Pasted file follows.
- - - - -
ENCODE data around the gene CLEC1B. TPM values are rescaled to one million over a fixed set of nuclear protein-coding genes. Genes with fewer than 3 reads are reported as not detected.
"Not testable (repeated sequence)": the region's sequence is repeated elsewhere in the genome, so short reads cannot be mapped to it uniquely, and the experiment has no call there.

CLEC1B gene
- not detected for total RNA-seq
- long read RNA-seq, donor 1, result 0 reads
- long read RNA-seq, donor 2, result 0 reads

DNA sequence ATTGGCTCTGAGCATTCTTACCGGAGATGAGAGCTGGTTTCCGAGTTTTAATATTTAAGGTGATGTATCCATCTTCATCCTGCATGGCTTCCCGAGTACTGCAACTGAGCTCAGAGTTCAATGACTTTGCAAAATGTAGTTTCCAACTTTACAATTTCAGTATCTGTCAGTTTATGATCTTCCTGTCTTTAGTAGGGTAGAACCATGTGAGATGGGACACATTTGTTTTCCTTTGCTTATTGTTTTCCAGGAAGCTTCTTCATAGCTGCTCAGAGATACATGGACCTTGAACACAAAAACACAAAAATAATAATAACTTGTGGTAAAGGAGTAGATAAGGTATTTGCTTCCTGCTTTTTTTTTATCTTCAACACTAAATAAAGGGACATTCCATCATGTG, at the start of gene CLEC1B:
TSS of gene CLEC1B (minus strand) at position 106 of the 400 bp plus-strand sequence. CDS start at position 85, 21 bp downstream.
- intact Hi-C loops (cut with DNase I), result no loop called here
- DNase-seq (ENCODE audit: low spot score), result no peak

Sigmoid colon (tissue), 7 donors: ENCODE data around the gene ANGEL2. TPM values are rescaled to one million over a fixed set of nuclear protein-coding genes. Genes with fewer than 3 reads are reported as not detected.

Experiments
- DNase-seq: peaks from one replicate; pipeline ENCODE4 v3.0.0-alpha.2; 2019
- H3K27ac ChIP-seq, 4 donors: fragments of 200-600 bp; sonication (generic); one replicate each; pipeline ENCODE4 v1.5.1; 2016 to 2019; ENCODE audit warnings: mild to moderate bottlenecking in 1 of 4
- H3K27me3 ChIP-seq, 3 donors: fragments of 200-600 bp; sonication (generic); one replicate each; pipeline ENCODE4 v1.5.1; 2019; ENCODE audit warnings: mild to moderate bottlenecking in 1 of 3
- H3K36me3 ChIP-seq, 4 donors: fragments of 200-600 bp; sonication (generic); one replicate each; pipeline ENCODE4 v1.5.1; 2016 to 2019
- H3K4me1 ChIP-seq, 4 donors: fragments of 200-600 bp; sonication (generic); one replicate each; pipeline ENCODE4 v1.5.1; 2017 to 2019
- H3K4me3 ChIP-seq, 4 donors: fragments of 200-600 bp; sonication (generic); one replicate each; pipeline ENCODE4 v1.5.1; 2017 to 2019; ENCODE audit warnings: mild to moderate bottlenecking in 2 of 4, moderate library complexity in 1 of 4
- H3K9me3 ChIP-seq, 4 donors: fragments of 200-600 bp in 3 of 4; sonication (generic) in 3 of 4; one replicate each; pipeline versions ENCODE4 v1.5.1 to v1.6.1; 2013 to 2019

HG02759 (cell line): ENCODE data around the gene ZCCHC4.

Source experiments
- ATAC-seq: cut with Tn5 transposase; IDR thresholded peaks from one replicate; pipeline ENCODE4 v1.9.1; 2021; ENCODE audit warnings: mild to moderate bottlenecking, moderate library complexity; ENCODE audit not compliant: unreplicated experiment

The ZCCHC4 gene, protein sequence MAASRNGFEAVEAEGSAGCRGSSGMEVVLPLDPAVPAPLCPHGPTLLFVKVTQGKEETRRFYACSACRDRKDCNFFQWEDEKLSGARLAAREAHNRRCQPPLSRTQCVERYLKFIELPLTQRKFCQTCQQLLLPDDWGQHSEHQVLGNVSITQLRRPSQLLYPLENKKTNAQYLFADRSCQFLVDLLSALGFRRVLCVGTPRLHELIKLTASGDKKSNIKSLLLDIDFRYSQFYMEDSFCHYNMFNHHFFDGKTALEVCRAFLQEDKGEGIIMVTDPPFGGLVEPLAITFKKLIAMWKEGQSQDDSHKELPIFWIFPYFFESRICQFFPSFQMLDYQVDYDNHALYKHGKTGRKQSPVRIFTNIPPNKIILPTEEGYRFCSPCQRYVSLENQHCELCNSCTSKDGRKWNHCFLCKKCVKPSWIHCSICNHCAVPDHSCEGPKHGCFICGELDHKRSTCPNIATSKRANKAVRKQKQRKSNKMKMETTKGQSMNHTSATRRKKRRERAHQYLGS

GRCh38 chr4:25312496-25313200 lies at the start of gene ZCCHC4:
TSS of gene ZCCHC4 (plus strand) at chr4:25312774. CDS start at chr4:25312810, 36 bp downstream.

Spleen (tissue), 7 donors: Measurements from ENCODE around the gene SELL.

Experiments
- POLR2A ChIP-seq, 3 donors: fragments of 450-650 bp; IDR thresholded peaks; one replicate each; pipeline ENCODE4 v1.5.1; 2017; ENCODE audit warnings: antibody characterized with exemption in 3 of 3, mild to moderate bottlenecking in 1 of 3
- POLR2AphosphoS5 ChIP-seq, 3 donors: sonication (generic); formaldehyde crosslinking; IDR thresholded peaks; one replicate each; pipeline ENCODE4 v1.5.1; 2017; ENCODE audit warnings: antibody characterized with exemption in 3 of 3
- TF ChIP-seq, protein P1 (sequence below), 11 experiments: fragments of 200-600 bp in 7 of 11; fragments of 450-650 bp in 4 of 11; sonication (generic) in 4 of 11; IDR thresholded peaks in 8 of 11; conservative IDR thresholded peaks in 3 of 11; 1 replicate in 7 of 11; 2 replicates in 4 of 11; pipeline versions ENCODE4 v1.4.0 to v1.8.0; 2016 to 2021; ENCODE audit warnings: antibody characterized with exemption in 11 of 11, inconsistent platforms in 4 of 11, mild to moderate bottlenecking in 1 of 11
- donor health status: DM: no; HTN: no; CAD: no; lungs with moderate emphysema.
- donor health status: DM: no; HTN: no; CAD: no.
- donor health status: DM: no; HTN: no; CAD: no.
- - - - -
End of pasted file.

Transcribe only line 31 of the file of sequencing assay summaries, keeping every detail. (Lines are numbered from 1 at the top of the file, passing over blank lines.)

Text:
- donor health status: DM: no; HTN: no; CAD: no; lungs with moderate emphysema.